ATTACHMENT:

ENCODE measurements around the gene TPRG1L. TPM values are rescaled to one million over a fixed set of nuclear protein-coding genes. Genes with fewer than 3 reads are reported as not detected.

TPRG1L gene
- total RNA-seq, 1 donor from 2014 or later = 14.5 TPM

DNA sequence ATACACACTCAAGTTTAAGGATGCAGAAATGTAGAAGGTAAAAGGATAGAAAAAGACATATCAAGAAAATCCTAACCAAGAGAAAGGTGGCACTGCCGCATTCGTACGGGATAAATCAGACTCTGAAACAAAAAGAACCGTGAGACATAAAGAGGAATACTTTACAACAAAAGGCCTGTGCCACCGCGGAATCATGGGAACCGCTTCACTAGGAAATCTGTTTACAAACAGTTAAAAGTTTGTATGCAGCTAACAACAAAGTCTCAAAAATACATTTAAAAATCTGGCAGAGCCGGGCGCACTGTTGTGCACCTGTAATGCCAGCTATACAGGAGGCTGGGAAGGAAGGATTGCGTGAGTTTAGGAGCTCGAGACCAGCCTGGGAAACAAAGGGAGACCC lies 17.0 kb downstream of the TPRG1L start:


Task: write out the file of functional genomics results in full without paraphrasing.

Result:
ENCODE measurements around the gene TPRG1L. TPM values are rescaled to one million over a fixed set of nuclear protein-coding genes. Genes with fewer than 3 reads are reported as not detected.

TPRG1L gene
- total RNA-seq, 1 donor from 2014 or later = 14.5 TPM

DNA sequence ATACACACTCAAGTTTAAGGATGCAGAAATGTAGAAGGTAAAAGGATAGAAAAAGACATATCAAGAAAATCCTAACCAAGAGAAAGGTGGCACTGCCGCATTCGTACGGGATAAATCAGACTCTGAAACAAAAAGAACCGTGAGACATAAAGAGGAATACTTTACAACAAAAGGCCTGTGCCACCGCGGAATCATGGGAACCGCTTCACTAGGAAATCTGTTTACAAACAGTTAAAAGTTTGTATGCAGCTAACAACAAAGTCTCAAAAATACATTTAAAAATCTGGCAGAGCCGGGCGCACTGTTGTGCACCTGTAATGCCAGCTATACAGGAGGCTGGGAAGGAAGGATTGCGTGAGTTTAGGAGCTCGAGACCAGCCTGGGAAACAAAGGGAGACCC lies 17.0 kb downstream of the TPRG1L start: